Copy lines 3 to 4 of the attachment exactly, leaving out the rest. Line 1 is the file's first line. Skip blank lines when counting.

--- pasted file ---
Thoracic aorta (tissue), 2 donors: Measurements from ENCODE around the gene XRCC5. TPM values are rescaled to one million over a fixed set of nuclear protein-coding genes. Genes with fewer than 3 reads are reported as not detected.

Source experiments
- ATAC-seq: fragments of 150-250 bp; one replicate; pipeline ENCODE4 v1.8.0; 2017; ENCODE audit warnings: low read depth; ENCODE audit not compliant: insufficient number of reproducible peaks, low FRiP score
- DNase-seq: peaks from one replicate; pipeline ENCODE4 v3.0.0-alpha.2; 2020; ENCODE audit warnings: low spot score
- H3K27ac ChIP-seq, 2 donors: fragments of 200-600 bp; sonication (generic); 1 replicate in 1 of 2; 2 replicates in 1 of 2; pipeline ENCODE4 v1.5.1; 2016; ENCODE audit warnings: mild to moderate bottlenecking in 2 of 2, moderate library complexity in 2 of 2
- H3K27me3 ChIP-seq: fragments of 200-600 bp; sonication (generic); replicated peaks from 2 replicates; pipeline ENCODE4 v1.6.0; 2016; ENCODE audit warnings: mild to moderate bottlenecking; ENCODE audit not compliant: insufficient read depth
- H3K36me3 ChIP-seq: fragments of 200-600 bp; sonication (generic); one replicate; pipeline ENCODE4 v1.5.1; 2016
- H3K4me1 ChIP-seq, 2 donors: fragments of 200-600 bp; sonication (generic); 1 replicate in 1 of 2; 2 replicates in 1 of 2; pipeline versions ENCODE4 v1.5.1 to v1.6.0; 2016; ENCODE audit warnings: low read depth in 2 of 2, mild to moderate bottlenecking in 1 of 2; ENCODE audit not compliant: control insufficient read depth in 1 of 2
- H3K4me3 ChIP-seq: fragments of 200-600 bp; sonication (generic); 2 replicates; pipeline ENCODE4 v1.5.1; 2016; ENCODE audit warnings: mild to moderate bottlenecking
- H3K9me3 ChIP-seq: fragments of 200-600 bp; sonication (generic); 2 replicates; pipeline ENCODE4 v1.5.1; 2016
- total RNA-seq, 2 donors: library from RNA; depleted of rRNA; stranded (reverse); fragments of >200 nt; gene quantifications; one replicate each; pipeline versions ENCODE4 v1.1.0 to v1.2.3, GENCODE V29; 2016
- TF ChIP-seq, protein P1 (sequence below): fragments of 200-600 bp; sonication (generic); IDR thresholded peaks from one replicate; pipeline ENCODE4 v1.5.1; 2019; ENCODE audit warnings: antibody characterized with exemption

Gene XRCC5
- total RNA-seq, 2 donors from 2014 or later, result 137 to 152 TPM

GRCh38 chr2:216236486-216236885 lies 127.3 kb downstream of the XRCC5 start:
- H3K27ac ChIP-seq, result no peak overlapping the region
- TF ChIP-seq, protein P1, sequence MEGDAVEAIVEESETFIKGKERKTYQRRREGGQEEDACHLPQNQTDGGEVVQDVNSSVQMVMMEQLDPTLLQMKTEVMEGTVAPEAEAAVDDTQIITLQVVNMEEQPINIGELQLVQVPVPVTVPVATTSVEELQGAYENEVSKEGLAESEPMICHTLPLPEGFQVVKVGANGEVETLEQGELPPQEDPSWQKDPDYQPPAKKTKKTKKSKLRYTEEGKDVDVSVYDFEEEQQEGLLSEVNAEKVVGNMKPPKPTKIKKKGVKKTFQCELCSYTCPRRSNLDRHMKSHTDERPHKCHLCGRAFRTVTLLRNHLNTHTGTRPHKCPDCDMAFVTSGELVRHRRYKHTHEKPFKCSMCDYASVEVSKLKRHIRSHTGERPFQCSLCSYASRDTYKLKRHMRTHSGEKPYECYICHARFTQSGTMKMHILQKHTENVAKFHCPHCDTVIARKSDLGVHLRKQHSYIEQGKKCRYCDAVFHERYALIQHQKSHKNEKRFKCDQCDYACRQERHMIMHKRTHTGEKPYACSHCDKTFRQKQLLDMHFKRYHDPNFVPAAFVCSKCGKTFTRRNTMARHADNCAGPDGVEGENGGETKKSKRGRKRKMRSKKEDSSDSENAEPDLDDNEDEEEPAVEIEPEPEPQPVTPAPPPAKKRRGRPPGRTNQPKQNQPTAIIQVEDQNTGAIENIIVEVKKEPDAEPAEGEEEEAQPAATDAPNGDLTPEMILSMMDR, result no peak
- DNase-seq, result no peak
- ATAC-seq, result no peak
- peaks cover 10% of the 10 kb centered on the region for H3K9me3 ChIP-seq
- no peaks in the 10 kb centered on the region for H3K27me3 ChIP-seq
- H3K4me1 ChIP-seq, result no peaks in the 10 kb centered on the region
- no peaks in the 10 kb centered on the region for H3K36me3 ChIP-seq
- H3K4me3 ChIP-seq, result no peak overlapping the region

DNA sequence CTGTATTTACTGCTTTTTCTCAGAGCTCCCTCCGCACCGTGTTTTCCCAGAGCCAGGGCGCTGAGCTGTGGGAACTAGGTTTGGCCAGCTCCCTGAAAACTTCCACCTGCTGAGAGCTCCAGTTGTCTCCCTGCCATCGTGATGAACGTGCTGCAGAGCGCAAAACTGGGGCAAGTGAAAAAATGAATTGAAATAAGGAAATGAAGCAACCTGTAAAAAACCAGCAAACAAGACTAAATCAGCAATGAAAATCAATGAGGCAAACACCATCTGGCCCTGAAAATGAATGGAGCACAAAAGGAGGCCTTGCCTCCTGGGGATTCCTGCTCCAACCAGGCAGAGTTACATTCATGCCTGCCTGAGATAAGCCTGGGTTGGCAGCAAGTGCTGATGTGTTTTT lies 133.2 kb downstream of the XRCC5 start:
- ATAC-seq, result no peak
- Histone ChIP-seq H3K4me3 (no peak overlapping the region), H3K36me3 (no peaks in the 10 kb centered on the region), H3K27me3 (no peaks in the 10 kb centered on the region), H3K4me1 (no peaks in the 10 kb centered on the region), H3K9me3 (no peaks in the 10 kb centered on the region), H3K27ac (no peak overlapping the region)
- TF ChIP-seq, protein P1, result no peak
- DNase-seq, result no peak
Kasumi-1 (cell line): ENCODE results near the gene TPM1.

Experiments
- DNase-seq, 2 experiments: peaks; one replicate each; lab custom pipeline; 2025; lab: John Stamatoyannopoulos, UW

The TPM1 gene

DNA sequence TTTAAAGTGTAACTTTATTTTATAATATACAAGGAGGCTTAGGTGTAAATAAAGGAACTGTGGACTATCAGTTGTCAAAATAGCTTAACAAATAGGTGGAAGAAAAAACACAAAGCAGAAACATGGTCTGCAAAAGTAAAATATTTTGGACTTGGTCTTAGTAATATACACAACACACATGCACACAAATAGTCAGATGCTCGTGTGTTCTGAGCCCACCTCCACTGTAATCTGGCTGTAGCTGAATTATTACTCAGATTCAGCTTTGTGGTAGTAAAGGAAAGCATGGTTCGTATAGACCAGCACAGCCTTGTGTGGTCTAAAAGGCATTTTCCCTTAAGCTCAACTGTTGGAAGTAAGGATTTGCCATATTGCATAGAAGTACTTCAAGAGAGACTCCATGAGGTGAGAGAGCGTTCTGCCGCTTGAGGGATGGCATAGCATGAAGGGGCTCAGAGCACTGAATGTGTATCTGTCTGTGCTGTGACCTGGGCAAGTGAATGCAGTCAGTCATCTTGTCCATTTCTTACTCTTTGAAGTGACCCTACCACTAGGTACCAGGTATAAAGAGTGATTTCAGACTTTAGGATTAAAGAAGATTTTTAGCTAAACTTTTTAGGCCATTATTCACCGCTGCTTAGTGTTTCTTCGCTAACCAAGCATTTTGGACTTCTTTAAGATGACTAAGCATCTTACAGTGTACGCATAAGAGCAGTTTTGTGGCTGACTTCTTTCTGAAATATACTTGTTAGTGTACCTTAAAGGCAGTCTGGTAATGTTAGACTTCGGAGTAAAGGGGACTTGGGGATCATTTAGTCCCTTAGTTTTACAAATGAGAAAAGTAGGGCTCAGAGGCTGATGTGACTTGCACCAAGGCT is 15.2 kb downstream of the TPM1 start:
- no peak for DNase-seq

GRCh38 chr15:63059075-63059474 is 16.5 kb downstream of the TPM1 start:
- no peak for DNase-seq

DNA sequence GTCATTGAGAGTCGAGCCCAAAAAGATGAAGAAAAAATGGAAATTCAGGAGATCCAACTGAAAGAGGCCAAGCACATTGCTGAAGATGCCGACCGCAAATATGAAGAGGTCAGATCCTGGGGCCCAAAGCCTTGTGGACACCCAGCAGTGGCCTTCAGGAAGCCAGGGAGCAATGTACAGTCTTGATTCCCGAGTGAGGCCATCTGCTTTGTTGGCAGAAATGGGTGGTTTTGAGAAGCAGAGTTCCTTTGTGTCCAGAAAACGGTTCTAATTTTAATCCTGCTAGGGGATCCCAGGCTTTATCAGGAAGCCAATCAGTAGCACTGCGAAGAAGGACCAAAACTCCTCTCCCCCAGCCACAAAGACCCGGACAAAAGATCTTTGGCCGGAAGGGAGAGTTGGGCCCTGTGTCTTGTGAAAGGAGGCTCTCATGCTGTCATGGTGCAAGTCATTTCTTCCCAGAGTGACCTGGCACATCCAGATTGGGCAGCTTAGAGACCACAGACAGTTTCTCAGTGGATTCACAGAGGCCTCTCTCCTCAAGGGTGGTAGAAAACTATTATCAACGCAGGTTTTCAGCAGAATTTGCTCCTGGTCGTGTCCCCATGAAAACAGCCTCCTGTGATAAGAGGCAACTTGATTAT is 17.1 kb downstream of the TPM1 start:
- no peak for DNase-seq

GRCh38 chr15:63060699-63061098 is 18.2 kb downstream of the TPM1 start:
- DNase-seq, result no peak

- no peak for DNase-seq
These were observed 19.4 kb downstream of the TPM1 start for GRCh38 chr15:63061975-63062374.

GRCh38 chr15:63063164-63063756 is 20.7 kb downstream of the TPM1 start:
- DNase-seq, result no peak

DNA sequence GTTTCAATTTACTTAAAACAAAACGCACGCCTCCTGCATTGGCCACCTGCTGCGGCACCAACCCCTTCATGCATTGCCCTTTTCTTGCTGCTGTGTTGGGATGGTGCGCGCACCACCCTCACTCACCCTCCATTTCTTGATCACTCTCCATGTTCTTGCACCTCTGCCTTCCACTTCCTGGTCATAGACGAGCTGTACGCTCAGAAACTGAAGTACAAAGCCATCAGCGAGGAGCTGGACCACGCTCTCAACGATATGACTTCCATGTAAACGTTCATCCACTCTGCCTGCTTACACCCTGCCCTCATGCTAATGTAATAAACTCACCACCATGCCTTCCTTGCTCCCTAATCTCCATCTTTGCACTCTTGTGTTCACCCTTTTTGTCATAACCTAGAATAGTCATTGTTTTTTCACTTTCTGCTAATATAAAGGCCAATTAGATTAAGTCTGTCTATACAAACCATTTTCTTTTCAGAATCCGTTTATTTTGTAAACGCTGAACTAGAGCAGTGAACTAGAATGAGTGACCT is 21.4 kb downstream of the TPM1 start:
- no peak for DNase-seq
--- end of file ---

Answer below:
- ATAC-seq: fragments of 150-250 bp; one replicate; pipeline ENCODE4 v1.8.0; 2017; ENCODE audit warnings: low read depth; ENCODE audit not compliant: insufficient number of reproducible peaks, low FRiP score
- DNase-seq: peaks from one replicate; pipeline ENCODE4 v3.0.0-alpha.2; 2020; ENCODE audit warnings: low spot score